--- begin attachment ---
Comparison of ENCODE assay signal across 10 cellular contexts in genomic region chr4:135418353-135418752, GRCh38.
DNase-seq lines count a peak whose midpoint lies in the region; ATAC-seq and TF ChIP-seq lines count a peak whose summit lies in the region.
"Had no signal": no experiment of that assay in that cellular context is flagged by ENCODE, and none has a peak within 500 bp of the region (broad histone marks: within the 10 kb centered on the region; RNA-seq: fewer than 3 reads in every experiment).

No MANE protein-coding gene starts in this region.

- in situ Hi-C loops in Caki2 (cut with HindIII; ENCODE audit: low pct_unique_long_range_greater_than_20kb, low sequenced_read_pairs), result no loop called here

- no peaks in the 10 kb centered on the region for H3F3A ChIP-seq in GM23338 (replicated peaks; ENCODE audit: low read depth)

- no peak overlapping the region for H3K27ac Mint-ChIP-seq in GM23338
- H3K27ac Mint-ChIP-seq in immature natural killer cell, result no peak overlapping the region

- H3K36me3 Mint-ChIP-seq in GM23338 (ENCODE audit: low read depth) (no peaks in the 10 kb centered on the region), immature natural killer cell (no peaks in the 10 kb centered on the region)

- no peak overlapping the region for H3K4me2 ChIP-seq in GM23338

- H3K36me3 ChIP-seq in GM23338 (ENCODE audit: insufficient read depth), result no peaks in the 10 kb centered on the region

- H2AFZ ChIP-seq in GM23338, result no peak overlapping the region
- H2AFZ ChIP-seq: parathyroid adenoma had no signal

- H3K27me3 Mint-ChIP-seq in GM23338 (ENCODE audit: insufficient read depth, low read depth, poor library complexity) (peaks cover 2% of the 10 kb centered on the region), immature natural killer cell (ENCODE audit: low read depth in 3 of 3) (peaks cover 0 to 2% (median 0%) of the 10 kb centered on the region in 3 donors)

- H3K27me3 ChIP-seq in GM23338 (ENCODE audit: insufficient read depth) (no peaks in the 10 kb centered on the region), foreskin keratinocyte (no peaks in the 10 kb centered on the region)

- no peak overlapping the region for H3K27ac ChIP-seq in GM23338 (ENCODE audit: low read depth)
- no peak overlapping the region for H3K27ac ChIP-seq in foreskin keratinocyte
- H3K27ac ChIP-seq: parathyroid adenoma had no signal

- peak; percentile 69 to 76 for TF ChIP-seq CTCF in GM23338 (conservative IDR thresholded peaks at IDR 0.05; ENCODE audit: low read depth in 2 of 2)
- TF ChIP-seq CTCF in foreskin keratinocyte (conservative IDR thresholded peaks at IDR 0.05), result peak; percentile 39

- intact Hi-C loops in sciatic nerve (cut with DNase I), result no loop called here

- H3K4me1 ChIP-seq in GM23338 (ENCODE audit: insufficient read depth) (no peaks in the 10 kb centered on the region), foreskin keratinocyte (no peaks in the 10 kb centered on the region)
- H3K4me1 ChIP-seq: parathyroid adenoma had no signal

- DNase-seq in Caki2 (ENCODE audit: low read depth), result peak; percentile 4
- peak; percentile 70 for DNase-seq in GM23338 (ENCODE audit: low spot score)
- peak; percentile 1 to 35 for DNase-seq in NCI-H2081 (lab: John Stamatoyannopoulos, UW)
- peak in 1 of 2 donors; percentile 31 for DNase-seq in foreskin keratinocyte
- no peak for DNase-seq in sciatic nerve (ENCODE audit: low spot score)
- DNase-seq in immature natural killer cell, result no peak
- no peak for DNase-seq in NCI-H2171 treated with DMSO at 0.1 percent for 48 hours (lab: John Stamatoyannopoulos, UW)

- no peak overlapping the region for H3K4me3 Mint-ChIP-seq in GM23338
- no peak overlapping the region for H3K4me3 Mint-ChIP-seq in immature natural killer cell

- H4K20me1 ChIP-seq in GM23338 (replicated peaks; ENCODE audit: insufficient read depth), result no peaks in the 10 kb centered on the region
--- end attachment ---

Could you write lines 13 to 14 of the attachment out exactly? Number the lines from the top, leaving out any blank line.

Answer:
- H2AFZ ChIP-seq: parathyroid adenoma had no signal

- H3K27me3 Mint-ChIP-seq in GM23338 (ENCODE audit: insufficient read depth, low read depth, poor library complexity) (peaks cover 2% of the 10 kb centered on the region), immature natural killer cell (ENCODE audit: low read depth in 3 of 3) (peaks cover 0 to 2% (median 0%) of the 10 kb centered on the region in 3 donors)